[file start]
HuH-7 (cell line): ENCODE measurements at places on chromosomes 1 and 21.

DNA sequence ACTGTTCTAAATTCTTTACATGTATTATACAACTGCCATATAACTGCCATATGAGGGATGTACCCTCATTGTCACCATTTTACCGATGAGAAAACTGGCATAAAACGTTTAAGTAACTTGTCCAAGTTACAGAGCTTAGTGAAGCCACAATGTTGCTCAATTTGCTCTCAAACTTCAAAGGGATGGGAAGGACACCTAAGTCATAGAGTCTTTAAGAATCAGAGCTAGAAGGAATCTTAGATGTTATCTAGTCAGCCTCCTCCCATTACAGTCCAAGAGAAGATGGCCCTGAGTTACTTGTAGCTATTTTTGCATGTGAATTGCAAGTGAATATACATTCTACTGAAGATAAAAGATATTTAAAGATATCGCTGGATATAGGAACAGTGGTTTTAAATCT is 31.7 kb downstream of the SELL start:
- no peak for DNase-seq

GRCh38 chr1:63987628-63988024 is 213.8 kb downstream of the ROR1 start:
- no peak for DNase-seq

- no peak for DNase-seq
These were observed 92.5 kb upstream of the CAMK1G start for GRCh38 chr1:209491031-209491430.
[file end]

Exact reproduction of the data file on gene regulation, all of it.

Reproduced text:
HuH-7 (cell line): ENCODE measurements at places on chromosomes 1 and 21.

DNA sequence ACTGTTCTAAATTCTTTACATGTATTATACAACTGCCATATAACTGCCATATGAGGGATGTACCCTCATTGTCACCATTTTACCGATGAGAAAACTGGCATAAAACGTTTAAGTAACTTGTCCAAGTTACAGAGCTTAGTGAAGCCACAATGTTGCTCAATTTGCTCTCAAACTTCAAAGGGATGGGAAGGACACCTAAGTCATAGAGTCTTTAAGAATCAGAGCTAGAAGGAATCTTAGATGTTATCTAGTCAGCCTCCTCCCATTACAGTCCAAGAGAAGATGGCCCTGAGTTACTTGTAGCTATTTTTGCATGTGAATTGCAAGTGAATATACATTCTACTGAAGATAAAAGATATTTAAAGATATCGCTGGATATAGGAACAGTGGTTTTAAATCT is 31.7 kb downstream of the SELL start:
- no peak for DNase-seq

GRCh38 chr1:63987628-63988024 is 213.8 kb downstream of the ROR1 start:
- no peak for DNase-seq

- no peak for DNase-seq
These were observed 92.5 kb upstream of the CAMK1G start for GRCh38 chr1:209491031-209491430.